Pictures of potentially abused animals at Georgia dog breeding facilities emerged earlier this year – yet local law enforcement did little, if anything, about it.
In Montgomery County, inspectors with the Department of Agriculture appealed to the sheriff, but it took a public outcry to get action. Sheriff Doug Maybin said at the time his officers weren’t trained to recognize animal cruelty.
In Long County, the sheriff apparently saw nothing wrong with the 70 dogs rescued from a licensed breeder, one with no lower jaw. Local volunteers with The Guardians of Rescue say they tried to report the dogs' medical needs and conditions at the breeding facility, but received no response.
These kinds of cracks in the system are why one state turns to independent investigators to do what local law enforcement often can’t or won’t – stop animal cruelty.
Pennsylvania's Humane Society Police Officers are hired by animal welfare groups and can only investigate offenses related to the state’s animal cruelty laws. They aren’t animal control, they don’t catch strays. If other potential crimes exist on a property, the local law enforcement is called to handle it.
“We have arresting powers, we do search warrants, we give out charges, we go to court,” explains Officer Jennifer Nields, who works for the Pennsylvania SPCA, or PSPCA.
Officers must complete a two-week training course that covers everything from proper execution of search warrants to accepted agricultural industry standards for keeping animals. It’s all necessary to differentiate between what the law allows and doesn’t, and how to build a case when the law is broken.
Officers are not bound by jurisdiction, but they do need permission from the local district attorney and the courts for any community they wish to serve.
Nields in sworn in to investigate animal cruelty in several counties, but directly covers three as part of her work for the PSPCA, which calls their investigators Humane Law Enforcement Officers. The PSPCA has nine officers this year, a significant drop due to funding, which is reliant on donations.
While the number of officers has dropped, Nields says the need has not.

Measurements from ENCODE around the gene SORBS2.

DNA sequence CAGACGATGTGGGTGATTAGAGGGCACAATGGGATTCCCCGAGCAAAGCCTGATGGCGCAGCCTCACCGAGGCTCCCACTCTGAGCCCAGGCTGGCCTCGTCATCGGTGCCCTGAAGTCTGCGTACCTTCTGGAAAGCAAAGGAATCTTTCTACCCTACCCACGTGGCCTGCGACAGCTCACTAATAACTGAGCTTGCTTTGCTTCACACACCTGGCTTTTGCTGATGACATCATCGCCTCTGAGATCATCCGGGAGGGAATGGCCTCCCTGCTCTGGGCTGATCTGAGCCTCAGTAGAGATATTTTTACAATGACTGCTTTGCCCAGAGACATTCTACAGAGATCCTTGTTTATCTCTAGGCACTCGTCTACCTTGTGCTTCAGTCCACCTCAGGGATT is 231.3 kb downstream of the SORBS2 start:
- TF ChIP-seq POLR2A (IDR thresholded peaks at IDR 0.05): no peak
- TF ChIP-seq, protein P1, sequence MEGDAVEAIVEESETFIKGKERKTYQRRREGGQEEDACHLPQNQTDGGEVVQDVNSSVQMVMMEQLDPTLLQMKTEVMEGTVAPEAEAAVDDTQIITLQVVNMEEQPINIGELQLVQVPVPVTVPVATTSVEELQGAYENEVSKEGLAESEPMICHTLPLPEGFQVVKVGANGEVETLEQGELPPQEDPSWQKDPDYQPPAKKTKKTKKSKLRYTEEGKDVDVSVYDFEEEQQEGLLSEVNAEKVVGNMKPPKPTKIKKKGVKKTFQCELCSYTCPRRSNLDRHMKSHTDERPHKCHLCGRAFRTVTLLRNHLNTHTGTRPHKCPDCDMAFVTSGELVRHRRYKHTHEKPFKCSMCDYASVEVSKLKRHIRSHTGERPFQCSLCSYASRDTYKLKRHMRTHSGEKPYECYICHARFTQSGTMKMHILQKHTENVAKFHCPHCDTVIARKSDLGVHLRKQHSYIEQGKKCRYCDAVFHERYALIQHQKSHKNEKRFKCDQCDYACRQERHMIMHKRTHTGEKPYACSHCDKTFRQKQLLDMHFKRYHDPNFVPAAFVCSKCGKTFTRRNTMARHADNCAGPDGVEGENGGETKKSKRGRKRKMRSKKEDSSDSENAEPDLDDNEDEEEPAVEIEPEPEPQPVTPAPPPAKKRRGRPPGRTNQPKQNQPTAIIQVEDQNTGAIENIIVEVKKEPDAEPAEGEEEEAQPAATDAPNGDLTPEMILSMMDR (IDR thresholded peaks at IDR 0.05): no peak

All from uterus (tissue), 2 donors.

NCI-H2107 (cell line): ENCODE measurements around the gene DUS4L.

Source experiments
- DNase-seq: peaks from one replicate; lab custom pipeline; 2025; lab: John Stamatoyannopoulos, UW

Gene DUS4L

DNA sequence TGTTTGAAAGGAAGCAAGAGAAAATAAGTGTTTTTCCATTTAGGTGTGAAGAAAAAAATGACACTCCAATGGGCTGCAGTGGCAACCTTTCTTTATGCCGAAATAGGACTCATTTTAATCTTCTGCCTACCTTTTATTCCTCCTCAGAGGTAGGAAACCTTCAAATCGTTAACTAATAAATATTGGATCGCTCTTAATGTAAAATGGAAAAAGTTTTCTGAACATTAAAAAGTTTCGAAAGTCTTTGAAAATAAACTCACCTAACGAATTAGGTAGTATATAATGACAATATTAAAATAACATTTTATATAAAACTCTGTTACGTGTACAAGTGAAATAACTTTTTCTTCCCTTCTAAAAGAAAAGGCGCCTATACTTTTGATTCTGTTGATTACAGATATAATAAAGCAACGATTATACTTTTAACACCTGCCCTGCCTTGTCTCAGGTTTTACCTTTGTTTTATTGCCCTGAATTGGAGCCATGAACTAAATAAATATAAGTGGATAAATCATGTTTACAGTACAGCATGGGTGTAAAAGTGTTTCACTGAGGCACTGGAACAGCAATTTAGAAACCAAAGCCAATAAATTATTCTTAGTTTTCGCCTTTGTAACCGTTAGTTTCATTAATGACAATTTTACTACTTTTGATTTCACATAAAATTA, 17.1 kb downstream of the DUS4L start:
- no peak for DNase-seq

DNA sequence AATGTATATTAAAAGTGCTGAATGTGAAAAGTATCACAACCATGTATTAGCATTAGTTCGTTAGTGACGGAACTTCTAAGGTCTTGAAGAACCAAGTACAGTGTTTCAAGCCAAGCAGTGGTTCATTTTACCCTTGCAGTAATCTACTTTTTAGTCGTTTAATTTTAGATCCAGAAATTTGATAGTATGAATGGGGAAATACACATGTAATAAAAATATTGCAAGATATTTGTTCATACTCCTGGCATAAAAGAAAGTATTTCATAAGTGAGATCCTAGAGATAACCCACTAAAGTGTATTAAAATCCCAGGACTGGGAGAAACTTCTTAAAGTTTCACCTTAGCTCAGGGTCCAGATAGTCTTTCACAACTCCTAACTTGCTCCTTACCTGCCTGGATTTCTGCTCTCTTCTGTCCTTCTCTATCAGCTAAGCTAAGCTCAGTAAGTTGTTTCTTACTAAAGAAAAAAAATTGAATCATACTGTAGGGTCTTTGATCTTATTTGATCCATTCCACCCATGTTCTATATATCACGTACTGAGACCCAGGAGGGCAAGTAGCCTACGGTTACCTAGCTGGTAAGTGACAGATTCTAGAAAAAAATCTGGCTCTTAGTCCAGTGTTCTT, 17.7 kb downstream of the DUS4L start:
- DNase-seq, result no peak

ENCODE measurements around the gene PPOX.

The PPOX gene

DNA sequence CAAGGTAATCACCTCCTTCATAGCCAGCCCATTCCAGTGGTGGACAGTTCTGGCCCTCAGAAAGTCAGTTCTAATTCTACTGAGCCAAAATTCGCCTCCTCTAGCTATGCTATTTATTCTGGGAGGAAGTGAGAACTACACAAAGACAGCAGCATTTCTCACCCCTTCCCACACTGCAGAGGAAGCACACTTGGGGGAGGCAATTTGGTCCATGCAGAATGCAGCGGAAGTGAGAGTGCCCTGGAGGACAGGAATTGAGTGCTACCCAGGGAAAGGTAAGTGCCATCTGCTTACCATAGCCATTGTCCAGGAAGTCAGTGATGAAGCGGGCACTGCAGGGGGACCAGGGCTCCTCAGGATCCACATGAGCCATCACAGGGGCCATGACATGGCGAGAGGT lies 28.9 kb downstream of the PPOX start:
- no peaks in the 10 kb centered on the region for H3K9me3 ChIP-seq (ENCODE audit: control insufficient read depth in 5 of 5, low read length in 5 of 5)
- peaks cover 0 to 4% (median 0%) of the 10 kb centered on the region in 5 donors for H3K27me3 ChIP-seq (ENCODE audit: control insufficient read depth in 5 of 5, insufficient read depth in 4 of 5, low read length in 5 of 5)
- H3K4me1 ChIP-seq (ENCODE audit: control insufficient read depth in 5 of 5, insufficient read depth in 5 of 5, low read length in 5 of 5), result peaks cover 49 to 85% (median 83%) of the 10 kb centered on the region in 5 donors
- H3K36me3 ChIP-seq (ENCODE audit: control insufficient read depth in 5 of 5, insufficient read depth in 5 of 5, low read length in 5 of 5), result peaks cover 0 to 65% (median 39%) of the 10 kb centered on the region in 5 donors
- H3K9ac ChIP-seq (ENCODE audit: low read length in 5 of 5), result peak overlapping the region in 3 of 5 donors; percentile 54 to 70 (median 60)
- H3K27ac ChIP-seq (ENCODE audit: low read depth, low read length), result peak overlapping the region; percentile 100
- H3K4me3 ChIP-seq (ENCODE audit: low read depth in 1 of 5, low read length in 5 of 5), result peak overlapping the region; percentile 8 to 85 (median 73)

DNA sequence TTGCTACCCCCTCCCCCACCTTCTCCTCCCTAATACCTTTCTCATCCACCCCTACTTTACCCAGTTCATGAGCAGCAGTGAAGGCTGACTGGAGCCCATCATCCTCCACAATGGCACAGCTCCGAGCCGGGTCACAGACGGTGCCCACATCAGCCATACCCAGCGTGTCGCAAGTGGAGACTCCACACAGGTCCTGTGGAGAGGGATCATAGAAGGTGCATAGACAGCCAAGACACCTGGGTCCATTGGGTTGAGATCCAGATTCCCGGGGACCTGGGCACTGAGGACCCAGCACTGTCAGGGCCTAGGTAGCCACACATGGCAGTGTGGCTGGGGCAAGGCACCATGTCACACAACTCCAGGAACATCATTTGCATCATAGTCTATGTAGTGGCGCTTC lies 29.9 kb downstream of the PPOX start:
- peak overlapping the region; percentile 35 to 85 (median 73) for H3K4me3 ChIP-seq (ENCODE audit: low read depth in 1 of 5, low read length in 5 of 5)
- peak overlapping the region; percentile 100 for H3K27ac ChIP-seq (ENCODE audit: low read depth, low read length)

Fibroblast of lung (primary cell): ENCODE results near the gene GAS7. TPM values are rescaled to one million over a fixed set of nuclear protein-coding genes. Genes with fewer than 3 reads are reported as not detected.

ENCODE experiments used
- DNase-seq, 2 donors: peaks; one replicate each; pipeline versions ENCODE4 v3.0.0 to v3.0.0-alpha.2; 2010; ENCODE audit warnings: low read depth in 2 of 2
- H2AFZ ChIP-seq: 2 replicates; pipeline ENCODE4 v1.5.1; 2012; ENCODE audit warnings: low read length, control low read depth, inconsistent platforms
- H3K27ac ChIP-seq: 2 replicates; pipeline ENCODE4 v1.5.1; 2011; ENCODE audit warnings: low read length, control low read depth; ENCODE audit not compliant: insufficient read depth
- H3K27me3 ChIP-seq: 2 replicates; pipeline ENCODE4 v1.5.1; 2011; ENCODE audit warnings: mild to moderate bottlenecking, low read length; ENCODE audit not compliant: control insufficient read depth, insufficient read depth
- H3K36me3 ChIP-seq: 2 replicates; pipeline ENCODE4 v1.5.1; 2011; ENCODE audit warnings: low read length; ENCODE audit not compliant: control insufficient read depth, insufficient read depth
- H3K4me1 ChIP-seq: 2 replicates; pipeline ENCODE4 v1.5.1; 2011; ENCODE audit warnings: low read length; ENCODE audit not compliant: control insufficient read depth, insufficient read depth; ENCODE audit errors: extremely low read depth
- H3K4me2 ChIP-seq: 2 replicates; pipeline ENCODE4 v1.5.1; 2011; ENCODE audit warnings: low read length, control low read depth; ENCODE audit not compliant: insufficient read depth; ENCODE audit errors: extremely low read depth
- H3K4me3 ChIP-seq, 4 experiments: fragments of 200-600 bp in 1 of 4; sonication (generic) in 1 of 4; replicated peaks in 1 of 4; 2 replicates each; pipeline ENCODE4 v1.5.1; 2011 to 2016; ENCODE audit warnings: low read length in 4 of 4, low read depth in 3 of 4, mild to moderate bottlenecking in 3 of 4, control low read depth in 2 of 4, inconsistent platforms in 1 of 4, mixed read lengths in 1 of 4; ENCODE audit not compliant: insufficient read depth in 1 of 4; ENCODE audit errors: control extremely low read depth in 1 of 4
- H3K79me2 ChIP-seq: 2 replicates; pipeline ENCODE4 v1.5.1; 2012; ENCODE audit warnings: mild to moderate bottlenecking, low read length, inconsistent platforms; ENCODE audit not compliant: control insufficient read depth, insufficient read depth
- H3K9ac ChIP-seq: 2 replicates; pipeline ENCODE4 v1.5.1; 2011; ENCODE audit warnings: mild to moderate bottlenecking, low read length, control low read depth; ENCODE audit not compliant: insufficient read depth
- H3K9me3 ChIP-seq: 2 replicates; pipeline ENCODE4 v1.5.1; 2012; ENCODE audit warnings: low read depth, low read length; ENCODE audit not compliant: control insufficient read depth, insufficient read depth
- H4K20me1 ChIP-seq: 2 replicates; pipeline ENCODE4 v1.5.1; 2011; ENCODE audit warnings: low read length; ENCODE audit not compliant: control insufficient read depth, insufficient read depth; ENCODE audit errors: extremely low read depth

Pennsylvania is a picturesque state of rivers, farm fields and houses that dot the hills. Nields says that beauty makes it easy to hide animal abuse.
“We can’t do our job without the community being able to look out for the animals too and reporting what they see," she says. "If they turn a blind eye, nine out of ten chances we’ll never find them.”
Like the produce delivery driver that spotted a Boston terrier puppy near death, covered in a foul-smelling mange. The backyard breeder, not interested in providing medical care, allowed the man to take him.
“When I went to pick him up he was in a cardboard box in a garage and I laid blankets out on my seat and I said if he’s going to pass away it’s going to be comfortable,” remembers Nields.
The Speranza Animal Rescue that cared for Libre named him after the Spanish word for free. They expected to put it on his box of ashes to signify he was free now from the pain and suffering in this world.
But beating the odds, Libre lived. The brave pup’s story helped strengthen the state’s animal cruelty laws.
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“These people are having to actually stand in front of a judge now," Nields says. "And to respond to the things that they actually did.”
As lawmakers and animal groups fight to change laws, Nields says it’s her job to enforce them.
Nields says she’s driven almost 600 miles in one day crisscrossing communities to investigate tips. The Reveal Investigative Reporter Rebecca Lindstrom traveled to Pennsylvania to tag along.